What it’s like to be me:
WHAT IT’S LIKE TO GO ON A DATE WITH ME:
WHAT IT’S LIKE TO PIE AN ACADEMY AWARD WINNER IN THE FACE:
WHAT IT’S LIKE TO HAVE ALL THE ANSWERS:
What do you mean I’m “not like other only children”?
Growing up, and even into my adult life, this was a refrain I often heard. I was pleased, I liked the idea of being unique (only child, remember). But it did make me ask the question: What’s an only child supposed to be like? How do people know what to look for in this group of people? A term like this holds such a specific touchpoint in our minds, but how is it that we have managed to subconsciously cultivate these roles for people and expect certain things before really getting to know or understand them?
These aspects of persona and character were part of what drew me to my first career in film. As a child, seeing lives and worlds foreign to me served as a significant introduction to new characters from new worlds. That being said, the entertainment industry is filled with tropes and characters molded to be familiar to what the audience expects. A job in casting furthered this idea, bringing in hundreds of analogous actors to give a standard performance. While I enjoyed my time working in the film industry, there was a sense that, at best, what I was doing was not furthering cultural conversations. At worst, it was furthering stereotypes.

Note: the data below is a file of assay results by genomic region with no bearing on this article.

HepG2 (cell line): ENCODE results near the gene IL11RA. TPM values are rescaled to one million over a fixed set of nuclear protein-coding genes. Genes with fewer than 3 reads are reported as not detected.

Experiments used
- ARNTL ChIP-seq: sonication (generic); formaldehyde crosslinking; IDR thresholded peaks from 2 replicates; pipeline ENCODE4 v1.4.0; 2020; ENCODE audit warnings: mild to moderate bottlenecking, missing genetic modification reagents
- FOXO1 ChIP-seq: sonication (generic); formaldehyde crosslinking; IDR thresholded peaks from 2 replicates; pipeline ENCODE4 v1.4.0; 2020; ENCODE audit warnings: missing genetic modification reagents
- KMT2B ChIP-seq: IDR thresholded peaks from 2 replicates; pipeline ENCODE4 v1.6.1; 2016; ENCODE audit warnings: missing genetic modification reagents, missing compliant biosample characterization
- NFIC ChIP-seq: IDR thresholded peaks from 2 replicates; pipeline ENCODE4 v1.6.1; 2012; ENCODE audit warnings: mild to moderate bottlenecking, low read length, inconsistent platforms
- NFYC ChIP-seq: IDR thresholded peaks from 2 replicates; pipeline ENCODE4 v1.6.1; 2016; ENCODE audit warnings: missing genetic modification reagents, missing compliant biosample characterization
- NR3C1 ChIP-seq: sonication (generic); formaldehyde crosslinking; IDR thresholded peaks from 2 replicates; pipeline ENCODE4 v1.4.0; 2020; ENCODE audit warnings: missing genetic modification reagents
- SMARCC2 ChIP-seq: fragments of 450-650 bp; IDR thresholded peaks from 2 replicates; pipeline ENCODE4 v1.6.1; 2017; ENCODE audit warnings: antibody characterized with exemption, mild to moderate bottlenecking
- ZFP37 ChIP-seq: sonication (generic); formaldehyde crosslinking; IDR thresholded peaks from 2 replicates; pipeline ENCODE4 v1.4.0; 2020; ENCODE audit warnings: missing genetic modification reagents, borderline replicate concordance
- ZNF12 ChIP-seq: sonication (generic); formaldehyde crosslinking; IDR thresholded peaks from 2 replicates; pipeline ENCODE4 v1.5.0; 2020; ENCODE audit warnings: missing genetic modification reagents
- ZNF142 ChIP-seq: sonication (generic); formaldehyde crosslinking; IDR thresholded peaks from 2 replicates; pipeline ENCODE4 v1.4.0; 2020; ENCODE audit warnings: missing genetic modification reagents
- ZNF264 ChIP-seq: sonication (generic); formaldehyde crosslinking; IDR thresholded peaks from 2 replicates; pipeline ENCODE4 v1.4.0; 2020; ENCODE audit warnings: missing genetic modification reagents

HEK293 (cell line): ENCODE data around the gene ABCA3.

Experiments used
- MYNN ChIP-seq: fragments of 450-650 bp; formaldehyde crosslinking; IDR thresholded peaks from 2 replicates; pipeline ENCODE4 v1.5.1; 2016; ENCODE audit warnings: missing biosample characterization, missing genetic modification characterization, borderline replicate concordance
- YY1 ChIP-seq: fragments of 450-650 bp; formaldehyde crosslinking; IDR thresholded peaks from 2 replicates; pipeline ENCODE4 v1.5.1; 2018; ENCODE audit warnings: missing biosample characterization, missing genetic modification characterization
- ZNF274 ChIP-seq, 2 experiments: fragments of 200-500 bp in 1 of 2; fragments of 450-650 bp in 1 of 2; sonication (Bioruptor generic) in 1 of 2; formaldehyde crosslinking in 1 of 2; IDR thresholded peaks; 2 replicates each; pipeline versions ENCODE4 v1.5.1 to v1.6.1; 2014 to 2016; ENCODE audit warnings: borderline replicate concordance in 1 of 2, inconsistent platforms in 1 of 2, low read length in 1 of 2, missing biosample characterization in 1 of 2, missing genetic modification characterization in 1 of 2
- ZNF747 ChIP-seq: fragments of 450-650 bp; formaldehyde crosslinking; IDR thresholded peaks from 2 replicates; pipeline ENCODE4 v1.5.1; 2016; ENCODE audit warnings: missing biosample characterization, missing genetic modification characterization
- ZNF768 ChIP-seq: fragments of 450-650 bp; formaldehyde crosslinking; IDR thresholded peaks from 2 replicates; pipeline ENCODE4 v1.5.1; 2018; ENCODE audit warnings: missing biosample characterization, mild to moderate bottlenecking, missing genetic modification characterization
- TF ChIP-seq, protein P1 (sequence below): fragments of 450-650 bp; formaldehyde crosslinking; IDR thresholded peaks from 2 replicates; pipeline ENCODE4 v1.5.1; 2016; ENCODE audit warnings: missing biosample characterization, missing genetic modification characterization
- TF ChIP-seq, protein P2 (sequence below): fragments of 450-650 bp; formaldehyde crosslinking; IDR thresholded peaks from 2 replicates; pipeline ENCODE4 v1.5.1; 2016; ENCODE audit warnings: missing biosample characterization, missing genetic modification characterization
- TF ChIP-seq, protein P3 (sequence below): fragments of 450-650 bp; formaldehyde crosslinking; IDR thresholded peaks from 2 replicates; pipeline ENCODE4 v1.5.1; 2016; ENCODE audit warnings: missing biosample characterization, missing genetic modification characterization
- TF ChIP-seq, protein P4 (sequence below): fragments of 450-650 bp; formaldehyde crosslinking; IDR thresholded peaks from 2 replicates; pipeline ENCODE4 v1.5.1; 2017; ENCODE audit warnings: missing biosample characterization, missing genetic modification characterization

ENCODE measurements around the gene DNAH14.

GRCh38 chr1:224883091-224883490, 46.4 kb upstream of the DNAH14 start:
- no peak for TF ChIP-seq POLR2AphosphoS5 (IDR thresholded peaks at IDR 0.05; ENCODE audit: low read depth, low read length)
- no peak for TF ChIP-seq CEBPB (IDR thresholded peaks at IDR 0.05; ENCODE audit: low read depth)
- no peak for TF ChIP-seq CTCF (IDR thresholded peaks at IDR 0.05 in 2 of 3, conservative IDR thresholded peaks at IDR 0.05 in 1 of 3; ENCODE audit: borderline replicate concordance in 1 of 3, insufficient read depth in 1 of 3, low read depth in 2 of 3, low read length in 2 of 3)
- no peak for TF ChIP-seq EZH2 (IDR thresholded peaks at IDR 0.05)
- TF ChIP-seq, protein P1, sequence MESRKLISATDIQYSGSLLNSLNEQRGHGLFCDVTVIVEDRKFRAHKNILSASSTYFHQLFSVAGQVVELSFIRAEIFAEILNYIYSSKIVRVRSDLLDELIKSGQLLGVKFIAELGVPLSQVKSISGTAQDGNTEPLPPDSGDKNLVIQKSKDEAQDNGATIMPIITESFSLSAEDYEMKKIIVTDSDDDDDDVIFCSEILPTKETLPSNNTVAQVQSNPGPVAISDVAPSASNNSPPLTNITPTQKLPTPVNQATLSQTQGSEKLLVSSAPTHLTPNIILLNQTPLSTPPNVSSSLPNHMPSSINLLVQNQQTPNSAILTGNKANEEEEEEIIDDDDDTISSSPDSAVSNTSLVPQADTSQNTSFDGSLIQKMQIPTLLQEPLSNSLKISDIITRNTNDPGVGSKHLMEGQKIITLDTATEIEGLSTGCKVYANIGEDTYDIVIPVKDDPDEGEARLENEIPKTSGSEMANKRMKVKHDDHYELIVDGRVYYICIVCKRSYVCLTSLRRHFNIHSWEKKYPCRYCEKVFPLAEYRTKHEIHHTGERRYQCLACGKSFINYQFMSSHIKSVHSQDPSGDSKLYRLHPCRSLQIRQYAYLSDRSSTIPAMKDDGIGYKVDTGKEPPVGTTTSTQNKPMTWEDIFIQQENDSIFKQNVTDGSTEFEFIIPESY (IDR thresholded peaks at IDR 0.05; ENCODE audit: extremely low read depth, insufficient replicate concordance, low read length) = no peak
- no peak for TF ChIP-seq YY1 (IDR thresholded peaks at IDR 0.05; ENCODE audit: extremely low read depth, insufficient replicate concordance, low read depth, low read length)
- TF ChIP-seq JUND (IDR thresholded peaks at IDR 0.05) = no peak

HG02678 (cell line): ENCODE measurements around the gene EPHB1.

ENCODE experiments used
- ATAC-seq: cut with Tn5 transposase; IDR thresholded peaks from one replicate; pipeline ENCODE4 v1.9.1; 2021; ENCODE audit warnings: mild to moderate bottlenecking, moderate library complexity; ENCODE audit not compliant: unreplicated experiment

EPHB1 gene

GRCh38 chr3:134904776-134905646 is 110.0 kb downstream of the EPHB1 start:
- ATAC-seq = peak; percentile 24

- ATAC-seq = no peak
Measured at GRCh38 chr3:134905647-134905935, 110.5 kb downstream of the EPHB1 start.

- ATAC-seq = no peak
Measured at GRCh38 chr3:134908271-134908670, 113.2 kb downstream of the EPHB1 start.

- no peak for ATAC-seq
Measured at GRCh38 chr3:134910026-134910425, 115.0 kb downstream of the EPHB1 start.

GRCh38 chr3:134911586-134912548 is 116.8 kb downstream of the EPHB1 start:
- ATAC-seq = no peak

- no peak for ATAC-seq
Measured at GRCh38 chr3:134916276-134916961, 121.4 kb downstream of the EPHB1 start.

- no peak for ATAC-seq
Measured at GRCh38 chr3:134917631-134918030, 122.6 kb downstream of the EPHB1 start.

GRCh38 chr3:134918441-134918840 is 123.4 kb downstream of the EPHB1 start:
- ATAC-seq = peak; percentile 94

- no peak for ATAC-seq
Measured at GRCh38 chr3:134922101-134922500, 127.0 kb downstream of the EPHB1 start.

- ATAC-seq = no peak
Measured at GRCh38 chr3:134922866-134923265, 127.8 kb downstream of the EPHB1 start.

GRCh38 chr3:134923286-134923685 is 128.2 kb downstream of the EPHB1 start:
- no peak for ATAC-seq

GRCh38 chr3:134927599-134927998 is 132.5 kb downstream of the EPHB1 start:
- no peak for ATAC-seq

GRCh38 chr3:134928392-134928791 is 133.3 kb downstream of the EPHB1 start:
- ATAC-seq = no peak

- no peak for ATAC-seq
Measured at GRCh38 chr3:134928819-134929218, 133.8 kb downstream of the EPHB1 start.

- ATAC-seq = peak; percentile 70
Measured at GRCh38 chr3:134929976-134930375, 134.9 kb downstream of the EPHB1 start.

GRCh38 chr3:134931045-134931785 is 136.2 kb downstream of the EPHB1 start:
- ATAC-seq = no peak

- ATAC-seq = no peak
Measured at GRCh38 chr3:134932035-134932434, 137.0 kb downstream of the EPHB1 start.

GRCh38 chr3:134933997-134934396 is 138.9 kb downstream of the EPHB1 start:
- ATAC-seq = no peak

The discovery of the strategic world was an exciting one; I would get to engage with the characters I had been casting and the worlds I had been building. I’ve always seen my role in the industry as an attempt to continue this journey; to better understand people. There’s no finish line in sight on this one.
Please feel free to reach out with any questions.